"'Astro Black: A History of Hip-Hop (Episodes 0-2)' (2007-08) is 3-channel video work that is constructed entirely from audio and video footage sampled from existing film and music sources. Drawing on the insights of Afrofuturism, this work positions the sci-fi aspects of hip-hop as a form of social politics by reworking the 1974 film "Space is the Place". In this film, 'cosmic jazz' musician Sun Ra visits earth in his music-powered U.F.O to confront the racial oppression of 1970's America. 'Astro Black' extends this narrative both backwards and forwards in time, exploring the intergalactic origins of Sun Ra's musical style and how the science fiction elements of his practice are reflected in the future generation of hip-hop musicians. In this sonic fiction, turntablism is exposed as an extraterrestrial language that was delivered to the Bronx through the alien abduction of DJ Kool Herc, Afrika Bambaattaa and Grandmaster Flash. Public Enemy also feature in a later episode, returning from the future to battle against the armageddon of Ronald Reagan's presidency."
I just love it though, when music and art and philosophical imagery come together.
So anyway it wasn’t surprising that I noticed there is still (just - until May23rd ) an exhibition at Boo Hooray Gallery in NY by writer and dare I say philosopher? Jon Savage along with artist Linder Sterling of stuff they did 1976-81. A recognition of stuff- I say stuff because it was literally collaged fanzine and poster stuff made in Manchester, which at the time wasn’t seen as art but has been rendered so now.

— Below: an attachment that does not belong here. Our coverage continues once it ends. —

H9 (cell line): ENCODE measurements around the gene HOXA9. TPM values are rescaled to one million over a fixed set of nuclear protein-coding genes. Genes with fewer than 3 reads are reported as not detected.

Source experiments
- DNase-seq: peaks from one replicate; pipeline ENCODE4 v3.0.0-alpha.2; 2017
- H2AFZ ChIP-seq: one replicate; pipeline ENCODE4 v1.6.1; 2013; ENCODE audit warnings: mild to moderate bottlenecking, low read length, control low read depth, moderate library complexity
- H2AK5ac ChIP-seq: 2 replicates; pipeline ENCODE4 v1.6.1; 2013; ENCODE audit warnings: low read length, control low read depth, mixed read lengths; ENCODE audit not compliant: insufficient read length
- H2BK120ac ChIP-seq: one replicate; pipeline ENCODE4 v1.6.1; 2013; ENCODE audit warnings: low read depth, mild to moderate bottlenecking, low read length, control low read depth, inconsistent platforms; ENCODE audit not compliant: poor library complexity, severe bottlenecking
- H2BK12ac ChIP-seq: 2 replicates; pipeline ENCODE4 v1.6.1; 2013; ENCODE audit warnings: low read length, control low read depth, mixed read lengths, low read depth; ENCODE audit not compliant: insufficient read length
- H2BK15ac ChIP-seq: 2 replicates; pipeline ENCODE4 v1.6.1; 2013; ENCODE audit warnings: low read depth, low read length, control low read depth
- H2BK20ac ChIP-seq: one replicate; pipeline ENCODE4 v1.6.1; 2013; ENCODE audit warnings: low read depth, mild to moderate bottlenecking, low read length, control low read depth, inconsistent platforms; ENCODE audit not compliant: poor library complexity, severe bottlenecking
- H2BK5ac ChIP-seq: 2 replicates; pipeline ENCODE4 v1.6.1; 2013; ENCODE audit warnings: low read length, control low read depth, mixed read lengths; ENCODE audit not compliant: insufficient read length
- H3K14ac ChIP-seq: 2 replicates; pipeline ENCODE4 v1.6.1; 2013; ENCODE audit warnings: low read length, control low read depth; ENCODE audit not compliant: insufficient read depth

Take a look at their look book from the exhibition,
Linder Sterling and Jon Savage; The Secret Public
Those bleak images whether taken in London or Manchester - were exactly how Manchester looked at the time, a lot of new building had been done, but even as late as the end of the 70’s, the 1940’s bombed out shells of terraced houses in central Manchester and Didsbury were still being cleared. This took a long time to be regenerated – cos I remember seeing them from the bus when mum used to take me from Notts to Manchester to see grandma who had been *re-housed* in Wythenshawe. There is something spooky as a child seeing those shattered homes it sort of brought the war closer to me, but as a child, I suppose more of the question marks associated with war.
I continued to do the Manchester route during the late 70’s & 80’s to the Hacienda and such. Post war Manchester had the musical traditions of jazz bands like Chris Barber, and American blues artists like Muddy Waters who frequented the host of small venues that housed and brought the centre to life. Continuing through rebellious teen 50’s rock and roll years to early 60’s beat. This was all brought to an abrupt halt when the Chief Constable convinced Parliament to pass a law to close the venues down.
Manchester does have a special vibe and these images certainly eschew the strong emotions that were permeating at that time; the idea that you could make a difference, you could be creative without an official stamp of competence. With a million others also doing their own flyers and fanzine-y type things alongside the music, fashion and most important, the entire attitude.
In a quote from a recent Dazed Digital interview, I reckon Jon Savage was right in saying “It’s taken British people quite a long time to recognise there is a lot more to punk than angry lads shouting with guitars”.
It’s so much, much more than that.
Sun Ra Arkestra "A Myth" live at the Philadelphia Institute of Contemporary Art, July 2009 ;
Soda_Jerks video; Pixel Pirate ll Scratch trailer
Wednesdays post is brewing.....